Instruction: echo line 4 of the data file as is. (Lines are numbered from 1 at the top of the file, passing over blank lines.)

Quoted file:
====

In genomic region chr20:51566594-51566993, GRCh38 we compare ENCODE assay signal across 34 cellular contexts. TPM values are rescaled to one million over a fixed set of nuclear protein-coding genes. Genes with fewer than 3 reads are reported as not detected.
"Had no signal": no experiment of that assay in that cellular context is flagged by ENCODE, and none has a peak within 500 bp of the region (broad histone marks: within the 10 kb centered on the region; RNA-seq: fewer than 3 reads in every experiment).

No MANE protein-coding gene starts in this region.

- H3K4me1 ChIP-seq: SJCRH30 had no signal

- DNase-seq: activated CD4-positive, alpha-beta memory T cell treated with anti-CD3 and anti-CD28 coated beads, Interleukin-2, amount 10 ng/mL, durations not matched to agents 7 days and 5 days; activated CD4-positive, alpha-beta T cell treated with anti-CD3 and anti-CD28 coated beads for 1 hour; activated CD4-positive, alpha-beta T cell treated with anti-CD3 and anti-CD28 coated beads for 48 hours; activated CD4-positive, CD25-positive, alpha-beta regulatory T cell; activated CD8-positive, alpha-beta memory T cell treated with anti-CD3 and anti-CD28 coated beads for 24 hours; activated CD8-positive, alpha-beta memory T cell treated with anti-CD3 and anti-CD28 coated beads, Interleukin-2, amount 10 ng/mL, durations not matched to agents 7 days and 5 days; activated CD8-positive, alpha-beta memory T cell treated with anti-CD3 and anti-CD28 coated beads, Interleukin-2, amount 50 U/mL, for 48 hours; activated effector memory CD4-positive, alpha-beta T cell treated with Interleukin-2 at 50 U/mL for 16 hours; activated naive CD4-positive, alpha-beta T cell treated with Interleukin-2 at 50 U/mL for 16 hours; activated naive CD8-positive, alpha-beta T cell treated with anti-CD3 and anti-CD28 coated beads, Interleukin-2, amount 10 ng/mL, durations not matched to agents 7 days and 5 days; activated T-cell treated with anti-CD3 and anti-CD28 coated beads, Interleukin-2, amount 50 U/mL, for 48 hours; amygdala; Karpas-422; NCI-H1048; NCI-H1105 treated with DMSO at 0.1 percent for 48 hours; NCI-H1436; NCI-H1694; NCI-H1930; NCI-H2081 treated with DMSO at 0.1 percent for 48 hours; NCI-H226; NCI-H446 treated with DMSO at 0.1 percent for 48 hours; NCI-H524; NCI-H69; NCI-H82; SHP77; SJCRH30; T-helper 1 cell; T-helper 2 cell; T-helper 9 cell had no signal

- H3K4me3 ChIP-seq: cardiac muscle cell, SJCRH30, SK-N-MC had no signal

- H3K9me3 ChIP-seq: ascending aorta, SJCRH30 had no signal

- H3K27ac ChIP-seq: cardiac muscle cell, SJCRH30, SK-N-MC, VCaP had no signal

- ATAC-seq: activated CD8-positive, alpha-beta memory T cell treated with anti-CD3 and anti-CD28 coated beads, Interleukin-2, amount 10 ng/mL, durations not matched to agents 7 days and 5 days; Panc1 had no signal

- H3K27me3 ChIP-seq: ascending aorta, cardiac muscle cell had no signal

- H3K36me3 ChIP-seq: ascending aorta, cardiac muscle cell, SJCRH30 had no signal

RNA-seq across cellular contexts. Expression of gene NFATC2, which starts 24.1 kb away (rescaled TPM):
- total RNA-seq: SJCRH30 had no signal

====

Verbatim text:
- H3K4me1 ChIP-seq: SJCRH30 had no signal